Select Page

Cameron and that TUC invite – it’s the NUJ what done it!

Within days of the union’s NEC passing a motion deploring the decision of the TUC general council to invite prime minister David Cameron to address Congress in Manchester in September, Cameron decided not to come. Instead we may get Vince Cable! The motion deploring the decision to invite Cameron and moved by Anita Halpin associated the NEC with the anger and opposition to the invitation being expressed by a number of unions and urged the general council to reverse its decision.

Jeremy Dear, who sits on the general council, was not at the June meeting of the general council which issued the invite, and told us that he would be out of the country when the next meeting was to take place. I seconded the motion on which there was a lively discussion. In the end the motion was carried by 9 votes to 6 with 2 abstentions. Jeremy agreed to tell the general council of our decision before their meeting.

Getting more women members involved

Just how can the union encourage more women to get involved and active is a serious question that we need to address over the next few months, the NEC has decided. In her report to the NEC Michelle Stanistreet, deputy general secretary, reminded us of the debate and decision taken at our last delegate conference and the fact that at the conference there were 106 male delegates to just 48 women delegates. On the present NEC there are 2.5 posts held by women, two job sharing and one job sharing with a man. Change was needed to achieve a broader representation of women at the next conference; at the next NEC elections and on other elected union bodies at national and local levels.

An ad hoc working group had been set up (on which I serve) and its recommendations were supported as a basis for further action. If you have any suggestions please let me know or send them directly to Michelle at the NUJ.

Interim budget for 2010/11 agreed

The NEC agreed the budget from the union’s finance committee. It’s unlikely to be the end of the story as at the moment it’s not a balanced budget and would be revisited before the end of this year. Although subscriptions had increased over the past 12 months, due to the subs increase, job losses were working through and contribution income was expected to be down. Recruitment must be a priority for us all if the union is to survive in its present form.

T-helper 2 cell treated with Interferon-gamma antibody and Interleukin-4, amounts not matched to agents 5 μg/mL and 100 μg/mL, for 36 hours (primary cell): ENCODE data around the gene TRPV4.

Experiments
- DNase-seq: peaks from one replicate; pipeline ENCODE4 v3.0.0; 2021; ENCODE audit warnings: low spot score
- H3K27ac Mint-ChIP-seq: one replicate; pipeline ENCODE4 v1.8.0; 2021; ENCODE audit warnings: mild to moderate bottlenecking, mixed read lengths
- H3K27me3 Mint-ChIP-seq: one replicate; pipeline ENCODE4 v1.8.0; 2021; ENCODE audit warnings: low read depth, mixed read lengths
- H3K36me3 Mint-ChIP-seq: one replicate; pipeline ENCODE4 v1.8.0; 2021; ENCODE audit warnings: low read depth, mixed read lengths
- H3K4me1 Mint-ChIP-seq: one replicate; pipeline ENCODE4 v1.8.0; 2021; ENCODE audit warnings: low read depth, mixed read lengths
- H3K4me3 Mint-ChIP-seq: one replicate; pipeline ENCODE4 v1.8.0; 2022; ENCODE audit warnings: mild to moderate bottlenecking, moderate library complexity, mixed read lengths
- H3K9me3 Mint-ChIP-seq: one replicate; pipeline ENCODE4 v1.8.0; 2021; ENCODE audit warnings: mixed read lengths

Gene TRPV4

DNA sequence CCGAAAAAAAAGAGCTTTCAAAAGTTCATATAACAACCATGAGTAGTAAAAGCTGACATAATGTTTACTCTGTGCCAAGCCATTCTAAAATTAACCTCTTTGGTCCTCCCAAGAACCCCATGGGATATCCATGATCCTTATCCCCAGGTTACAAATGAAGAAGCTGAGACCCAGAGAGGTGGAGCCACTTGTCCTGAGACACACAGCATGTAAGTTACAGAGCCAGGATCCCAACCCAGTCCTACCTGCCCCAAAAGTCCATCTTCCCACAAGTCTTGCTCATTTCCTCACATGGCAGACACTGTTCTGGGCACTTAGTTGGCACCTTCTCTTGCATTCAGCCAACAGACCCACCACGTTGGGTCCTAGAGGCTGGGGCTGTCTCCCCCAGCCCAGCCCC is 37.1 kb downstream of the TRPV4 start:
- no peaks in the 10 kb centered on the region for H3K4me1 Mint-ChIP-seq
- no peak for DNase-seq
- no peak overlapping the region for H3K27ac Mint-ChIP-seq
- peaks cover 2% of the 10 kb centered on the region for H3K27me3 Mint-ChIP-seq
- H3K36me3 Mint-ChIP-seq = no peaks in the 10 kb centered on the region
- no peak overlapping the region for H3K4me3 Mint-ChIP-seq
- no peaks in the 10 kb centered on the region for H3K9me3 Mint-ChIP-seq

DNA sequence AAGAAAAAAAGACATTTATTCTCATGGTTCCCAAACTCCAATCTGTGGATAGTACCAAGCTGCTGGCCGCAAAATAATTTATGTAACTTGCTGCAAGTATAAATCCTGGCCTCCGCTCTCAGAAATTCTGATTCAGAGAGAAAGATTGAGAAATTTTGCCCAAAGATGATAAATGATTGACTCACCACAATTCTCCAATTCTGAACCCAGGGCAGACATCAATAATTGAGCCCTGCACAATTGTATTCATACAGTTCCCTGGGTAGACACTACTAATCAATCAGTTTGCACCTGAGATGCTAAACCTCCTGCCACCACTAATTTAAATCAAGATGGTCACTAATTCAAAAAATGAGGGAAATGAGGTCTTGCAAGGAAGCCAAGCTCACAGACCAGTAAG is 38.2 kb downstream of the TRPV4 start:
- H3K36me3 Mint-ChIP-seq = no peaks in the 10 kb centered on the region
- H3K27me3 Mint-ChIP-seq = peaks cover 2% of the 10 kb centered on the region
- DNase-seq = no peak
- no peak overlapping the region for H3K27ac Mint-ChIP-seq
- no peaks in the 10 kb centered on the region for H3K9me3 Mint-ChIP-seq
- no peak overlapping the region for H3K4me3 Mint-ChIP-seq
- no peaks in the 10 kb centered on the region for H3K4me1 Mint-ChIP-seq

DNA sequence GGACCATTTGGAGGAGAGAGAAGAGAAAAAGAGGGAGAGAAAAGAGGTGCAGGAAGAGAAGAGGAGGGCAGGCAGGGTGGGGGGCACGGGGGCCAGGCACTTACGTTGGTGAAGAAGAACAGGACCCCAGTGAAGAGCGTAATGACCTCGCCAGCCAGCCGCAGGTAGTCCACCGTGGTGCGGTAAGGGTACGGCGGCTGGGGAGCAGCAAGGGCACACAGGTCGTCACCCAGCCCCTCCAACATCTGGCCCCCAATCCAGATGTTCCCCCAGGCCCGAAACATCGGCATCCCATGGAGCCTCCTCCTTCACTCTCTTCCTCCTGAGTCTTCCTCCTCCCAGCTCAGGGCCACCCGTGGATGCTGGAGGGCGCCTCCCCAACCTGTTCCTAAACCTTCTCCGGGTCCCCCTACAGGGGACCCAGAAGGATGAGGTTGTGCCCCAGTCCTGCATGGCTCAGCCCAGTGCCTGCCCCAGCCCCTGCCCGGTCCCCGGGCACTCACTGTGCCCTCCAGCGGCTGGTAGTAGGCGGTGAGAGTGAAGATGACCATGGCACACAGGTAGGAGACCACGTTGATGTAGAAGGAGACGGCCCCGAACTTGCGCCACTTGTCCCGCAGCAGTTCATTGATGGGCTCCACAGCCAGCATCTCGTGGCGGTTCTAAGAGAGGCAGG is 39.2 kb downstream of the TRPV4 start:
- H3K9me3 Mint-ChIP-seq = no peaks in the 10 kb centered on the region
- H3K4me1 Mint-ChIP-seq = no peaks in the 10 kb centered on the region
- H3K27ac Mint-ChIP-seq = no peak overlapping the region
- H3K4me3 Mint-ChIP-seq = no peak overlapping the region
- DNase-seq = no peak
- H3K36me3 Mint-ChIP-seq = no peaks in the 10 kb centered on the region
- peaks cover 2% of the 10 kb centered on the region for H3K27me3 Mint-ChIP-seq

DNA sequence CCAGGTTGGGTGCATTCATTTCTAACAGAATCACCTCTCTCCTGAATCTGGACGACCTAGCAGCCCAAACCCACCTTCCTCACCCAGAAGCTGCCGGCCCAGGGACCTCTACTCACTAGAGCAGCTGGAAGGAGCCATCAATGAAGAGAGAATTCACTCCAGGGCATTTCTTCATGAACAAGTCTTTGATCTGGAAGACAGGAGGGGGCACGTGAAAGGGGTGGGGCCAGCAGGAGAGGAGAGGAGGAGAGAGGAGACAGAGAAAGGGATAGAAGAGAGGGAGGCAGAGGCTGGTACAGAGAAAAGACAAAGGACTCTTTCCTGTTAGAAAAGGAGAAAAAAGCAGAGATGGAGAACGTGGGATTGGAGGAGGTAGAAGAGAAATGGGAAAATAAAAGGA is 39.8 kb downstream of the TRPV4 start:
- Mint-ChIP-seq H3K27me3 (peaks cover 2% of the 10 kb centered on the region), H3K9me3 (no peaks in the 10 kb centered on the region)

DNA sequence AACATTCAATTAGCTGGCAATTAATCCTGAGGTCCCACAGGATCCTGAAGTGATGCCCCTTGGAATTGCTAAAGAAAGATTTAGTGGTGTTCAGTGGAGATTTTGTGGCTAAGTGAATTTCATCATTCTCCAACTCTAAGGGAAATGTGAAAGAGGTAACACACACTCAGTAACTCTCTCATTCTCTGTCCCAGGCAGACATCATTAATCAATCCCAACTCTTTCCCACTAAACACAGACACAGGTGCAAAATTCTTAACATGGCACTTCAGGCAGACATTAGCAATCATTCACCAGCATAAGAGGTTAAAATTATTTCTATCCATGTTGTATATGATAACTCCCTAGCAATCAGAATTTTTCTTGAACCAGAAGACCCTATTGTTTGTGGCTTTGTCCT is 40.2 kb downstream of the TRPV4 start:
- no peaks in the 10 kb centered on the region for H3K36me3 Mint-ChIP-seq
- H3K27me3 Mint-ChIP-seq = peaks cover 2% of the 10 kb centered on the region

Johnson Press – an update

At the May NEC meeting (see my report ‘NUJ members hit by anti-union laws’ – 23 May) we were forced to call off a programme of industrial action following a legal challenge from Johnson Press plc. Put simply Johnson Press who publish around 180 press titles claimed that they employed no journalists. These they claimed were employed by their multiple subsidiary companies. Although Johnson Press called all the industrial policy shots, the state of the anti-union laws allowed them to challenge our ballot and get away with it. Some have suggested that the union should have also balloted members on a workplace by workplace basis (See comment ‘Smell the coffee’ – 24 May). This was done in one workplace, but the majority of our members saw this as a national dispute, not one with their local management.  So there are lessons to be learnt for the future; that you can never be too careful when balloting for action; that of course the law is stacked against us, but we have to take every care to aware of legal traps that are always out there!

Meanwhile there are some gains – the report to the NEC stated that once the national ballot results were known, some local management had lifted the pay freeze and started negotiating with the union. Settlements between 1.5% and 2.2% had been won (where previously nothing was on offer). Conversely this had resulted in chapels no longer wished to re-ballot (as I reported was the intention in May) so the re-run of the ballot locally was now ruled out we were told, although some local disputes continue.

BBC staff pensions under attack – industrial action authorised

The NEC was told that BBC management was proposing to devalue current pension scheme rules, to allow no more than a 1% annual increase in the amount of members salary that can considered toward their pension, irrespective of any pay rise or promotion they might get. They also proposed to close the pension scheme to new members. The proposals had caused anger amongst many of our members, and that anger had increased following recent revelations of a multi-million pound pension slush fund for senior BBC executives. The fund saw BBC director general Mark Thompson receive a reported £163,000 pension top-up last year alone, while deputy director general, Mark Byford stands to receive a £400,000 pension under the arrangements.

The July NEC agreed to give the general secretary authority to ballot for industrial action, unless the BBC management withdrew their proposals for the 1% cap. As they have refused, balloting is due to start, with a closing date reported to be 1 September.